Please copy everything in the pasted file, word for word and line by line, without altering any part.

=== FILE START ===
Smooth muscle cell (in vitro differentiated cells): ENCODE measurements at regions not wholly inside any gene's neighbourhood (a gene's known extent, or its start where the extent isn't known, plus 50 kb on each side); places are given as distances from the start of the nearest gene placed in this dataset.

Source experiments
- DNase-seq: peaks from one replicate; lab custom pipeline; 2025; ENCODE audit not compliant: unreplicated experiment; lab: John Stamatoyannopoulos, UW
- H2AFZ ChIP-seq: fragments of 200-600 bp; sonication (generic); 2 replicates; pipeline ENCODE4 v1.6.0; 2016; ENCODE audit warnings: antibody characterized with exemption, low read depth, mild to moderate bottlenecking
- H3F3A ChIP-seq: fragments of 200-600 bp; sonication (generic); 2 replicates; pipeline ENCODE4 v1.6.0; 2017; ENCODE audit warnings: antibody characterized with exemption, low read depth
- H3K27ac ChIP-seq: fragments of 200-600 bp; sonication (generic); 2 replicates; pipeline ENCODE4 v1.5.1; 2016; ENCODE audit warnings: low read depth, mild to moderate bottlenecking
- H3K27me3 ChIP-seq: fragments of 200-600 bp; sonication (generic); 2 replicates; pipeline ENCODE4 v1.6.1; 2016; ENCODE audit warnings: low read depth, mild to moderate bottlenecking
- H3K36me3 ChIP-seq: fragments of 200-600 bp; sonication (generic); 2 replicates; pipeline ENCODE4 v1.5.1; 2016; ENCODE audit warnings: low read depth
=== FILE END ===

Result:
Smooth muscle cell (in vitro differentiated cells): ENCODE measurements at regions not wholly inside any gene's neighbourhood (a gene's known extent, or its start where the extent isn't known, plus 50 kb on each side); places are given as distances from the start of the nearest gene placed in this dataset.

Source experiments
- DNase-seq: peaks from one replicate; lab custom pipeline; 2025; ENCODE audit not compliant: unreplicated experiment; lab: John Stamatoyannopoulos, UW
- H2AFZ ChIP-seq: fragments of 200-600 bp; sonication (generic); 2 replicates; pipeline ENCODE4 v1.6.0; 2016; ENCODE audit warnings: antibody characterized with exemption, low read depth, mild to moderate bottlenecking
- H3F3A ChIP-seq: fragments of 200-600 bp; sonication (generic); 2 replicates; pipeline ENCODE4 v1.6.0; 2017; ENCODE audit warnings: antibody characterized with exemption, low read depth
- H3K27ac ChIP-seq: fragments of 200-600 bp; sonication (generic); 2 replicates; pipeline ENCODE4 v1.5.1; 2016; ENCODE audit warnings: low read depth, mild to moderate bottlenecking
- H3K27me3 ChIP-seq: fragments of 200-600 bp; sonication (generic); 2 replicates; pipeline ENCODE4 v1.6.1; 2016; ENCODE audit warnings: low read depth, mild to moderate bottlenecking
- H3K36me3 ChIP-seq: fragments of 200-600 bp; sonication (generic); 2 replicates; pipeline ENCODE4 v1.5.1; 2016; ENCODE audit warnings: low read depth